1-20 of 494 Search Results for

say

Follow your search
Access your saved searches in your account

Would you like to receive an alert when new items match your search?
Close Modal
Sort by
Journal Article
Agricultural History (2013) 87 (4): 473–501.
Published: 01 October 2013
Journal Article
Agricultural History (2009) 83 (4): 558–559.
Published: 01 October 2009
... clearinthisvolumehowpoorlyagriculturies doingeconomicallyc,omparedto othereconomicsectorsw, hichhavebenefittedmuchmorefromliberalizationP.eople are leavingvillagesin huge numbersandfloodingcitiesB. utthatis invisiblehere. Needlessto say,farmersuicidesand perilousdebtdependencyin rural Indiado notappearin thesepages...
Journal Article
Agricultural History (2011) 85 (2): 290–291.
Published: 01 April 2011
Journal Article
Agricultural History (2016) 90 (2): 267–268.
Published: 01 April 2016
Journal Article
Agricultural History (2017) 91 (1): 138–140.
Published: 01 January 2017
Journal Article
Agricultural History (2020) 94 (1): 24–60.
Published: 01 January 2020
... women says little about this important energy transition before electricity and gas. For rural and farm households, where the alternative was coal or wood, oil offered significant benefits, and to farm women especially it was a godsend. Oil was cleaner, quicker, cooler, lighter, and more portable...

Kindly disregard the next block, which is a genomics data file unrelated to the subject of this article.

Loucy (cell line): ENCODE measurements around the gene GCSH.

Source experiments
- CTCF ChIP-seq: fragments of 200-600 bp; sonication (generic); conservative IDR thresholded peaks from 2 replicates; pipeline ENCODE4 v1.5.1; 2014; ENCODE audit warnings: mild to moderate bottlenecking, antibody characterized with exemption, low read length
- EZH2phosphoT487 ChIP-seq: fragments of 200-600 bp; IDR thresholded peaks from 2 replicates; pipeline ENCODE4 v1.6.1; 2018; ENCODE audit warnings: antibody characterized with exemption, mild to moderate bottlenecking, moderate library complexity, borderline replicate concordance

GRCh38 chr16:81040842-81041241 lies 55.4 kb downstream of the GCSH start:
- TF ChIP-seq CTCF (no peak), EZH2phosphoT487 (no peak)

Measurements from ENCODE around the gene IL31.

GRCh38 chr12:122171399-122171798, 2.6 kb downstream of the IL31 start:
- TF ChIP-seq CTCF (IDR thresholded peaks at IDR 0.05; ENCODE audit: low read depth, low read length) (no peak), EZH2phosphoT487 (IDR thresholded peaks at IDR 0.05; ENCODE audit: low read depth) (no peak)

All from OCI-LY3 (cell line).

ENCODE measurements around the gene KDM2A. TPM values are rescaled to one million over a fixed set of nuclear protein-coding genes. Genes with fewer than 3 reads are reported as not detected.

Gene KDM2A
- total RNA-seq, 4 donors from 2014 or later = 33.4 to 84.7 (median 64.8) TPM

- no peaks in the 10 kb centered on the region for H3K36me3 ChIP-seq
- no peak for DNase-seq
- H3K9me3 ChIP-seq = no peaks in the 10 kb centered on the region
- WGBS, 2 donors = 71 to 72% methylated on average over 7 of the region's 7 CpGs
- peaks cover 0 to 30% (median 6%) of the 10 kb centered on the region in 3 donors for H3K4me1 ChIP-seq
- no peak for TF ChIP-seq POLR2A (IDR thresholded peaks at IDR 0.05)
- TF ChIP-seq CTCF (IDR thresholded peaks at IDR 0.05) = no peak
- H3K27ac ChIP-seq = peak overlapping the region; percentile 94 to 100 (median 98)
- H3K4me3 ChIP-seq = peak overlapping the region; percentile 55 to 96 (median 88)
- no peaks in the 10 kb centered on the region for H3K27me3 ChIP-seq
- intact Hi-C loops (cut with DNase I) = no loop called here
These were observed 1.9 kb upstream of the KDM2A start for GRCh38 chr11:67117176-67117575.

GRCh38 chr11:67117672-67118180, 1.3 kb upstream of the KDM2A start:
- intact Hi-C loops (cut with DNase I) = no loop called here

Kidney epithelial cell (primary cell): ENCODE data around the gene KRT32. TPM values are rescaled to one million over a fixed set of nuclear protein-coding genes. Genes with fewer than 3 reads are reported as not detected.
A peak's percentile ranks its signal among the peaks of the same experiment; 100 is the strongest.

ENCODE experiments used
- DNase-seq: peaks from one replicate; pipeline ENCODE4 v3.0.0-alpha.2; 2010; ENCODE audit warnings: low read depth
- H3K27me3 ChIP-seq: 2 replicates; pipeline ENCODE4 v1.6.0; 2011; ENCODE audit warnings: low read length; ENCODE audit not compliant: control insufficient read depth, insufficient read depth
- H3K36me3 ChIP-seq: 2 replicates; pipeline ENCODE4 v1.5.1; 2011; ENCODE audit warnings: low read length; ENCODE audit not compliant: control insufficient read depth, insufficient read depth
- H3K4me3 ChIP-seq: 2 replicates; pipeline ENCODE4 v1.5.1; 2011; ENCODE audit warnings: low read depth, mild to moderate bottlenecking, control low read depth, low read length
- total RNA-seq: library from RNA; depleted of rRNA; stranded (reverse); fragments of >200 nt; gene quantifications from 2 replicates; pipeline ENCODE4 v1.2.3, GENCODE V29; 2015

Journal Article
Agricultural History (2015) 89 (3): 426–443.
Published: 01 July 2015
... entailed. They were most concerned about what, in retrospect, they called “male domination” and “female sub-ordination,” which, at the time, was epitomized by the saying: “The man is the boss; the father is the head of the house.” In their eyes, working for wages before they married, contributing...
Journal Article
Agricultural History (2023) 97 (4): 513–546.
Published: 01 November 2023
... Robin Wall Kimmerer says, “sovereign persons.” As Indigenous women spread the Three Sisters across the continent, these plants and the attendant corn cosmologies provided narratives to explain human ancestry and evolution. Such creation stories attracted Indigenous immigrants to Cahokia, Indigenous...
Image
Published: 01 May 2022
Figure 5. Near Macon, Georgia, 1895. The 1895 fruit crop was an “enormous” one, a fact overlooked by railroad leaders, who justified high freight rates by saying that growers' promises of increased production “did not materialize.” Photograph by O. Pierre Havens. Source: Stovall, Fruits More
Image
Published: 01 November 2023
on the occasion of India's Republic Day, followed by vilification of the farmers in general. Mannat says, “While the air was ripe with despair and confusion, there were many whose resolve had only strengthened. Among those I saw that day were these two children, giggling and staring out of a tear in a tarpaulin More
Journal Article
Agricultural History (2015) 89 (3): 371–379.
Published: 01 July 2015
... becoming overcommitted, she tried to rein in my natural tendency to say yes to every institutional demand on my time. (more on that in a moment.) my mentor died a few years 372 2015 Productive Scholarship at a Teaching Institution ago far too soon but even now i hear her voice in the back of my mind...
Journal Article
Agricultural History (2003) 77 (4): 553–556.
Published: 01 October 2003